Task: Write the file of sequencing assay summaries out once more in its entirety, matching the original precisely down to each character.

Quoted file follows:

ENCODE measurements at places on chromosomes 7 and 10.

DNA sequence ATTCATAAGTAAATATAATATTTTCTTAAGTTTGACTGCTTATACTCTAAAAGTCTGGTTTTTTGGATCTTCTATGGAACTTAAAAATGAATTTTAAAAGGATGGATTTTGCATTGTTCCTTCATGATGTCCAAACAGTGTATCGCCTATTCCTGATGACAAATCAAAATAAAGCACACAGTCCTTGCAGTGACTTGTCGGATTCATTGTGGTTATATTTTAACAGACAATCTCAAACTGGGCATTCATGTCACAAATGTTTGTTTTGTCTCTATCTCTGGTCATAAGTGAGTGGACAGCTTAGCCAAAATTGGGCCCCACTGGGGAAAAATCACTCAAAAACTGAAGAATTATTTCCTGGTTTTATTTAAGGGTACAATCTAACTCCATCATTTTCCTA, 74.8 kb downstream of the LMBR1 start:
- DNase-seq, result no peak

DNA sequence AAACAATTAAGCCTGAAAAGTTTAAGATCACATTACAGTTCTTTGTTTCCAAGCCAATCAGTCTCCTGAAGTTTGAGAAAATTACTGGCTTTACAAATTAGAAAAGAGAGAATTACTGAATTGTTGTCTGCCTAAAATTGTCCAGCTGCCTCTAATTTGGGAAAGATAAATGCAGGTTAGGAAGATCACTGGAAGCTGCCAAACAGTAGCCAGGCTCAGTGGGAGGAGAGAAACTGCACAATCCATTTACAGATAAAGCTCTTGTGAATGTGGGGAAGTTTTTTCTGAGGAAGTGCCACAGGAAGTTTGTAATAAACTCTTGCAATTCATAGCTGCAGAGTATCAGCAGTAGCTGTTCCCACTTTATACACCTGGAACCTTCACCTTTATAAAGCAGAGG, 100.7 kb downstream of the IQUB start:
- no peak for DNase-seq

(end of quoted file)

ENCODE measurements at places on chromosomes 7 and 10.

DNA sequence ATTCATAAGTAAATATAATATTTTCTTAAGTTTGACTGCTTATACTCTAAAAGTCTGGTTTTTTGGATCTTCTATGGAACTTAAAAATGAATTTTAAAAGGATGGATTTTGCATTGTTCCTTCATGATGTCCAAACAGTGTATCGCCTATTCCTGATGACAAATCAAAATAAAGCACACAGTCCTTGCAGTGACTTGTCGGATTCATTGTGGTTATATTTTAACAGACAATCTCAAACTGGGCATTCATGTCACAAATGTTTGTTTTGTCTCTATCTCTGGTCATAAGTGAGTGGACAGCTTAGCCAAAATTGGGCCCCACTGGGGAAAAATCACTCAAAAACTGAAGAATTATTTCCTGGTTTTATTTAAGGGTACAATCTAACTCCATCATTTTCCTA, 74.8 kb downstream of the LMBR1 start:
- DNase-seq, result no peak

DNA sequence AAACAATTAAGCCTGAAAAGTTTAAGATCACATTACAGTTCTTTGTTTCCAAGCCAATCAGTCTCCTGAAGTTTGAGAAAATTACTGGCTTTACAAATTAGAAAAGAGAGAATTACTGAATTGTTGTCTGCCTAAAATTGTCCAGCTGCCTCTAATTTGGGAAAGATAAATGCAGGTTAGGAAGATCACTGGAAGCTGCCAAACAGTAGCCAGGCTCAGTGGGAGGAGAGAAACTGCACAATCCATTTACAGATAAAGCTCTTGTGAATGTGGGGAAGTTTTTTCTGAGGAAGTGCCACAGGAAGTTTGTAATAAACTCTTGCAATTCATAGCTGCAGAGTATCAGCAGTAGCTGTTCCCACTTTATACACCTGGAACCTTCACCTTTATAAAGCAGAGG, 100.7 kb downstream of the IQUB start:
- no peak for DNase-seq